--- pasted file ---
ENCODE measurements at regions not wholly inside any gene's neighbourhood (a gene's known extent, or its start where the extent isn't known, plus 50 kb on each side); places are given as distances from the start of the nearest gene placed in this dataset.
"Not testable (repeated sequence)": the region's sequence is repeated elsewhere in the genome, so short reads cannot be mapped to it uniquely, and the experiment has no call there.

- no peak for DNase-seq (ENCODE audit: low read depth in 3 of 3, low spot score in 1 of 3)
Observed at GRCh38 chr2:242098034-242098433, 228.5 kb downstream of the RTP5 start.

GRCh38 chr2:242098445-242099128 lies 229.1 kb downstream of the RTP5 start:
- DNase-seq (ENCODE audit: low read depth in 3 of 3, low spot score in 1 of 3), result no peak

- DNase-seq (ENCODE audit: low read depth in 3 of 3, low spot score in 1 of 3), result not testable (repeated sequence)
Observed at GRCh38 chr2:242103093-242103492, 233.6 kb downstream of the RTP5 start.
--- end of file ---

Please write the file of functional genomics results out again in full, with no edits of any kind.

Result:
ENCODE measurements at regions not wholly inside any gene's neighbourhood (a gene's known extent, or its start where the extent isn't known, plus 50 kb on each side); places are given as distances from the start of the nearest gene placed in this dataset.
"Not testable (repeated sequence)": the region's sequence is repeated elsewhere in the genome, so short reads cannot be mapped to it uniquely, and the experiment has no call there.

- no peak for DNase-seq (ENCODE audit: low read depth in 3 of 3, low spot score in 1 of 3)
Observed at GRCh38 chr2:242098034-242098433, 228.5 kb downstream of the RTP5 start.

GRCh38 chr2:242098445-242099128 lies 229.1 kb downstream of the RTP5 start:
- DNase-seq (ENCODE audit: low read depth in 3 of 3, low spot score in 1 of 3), result no peak

- DNase-seq (ENCODE audit: low read depth in 3 of 3, low spot score in 1 of 3), result not testable (repeated sequence)
Observed at GRCh38 chr2:242103093-242103492, 233.6 kb downstream of the RTP5 start.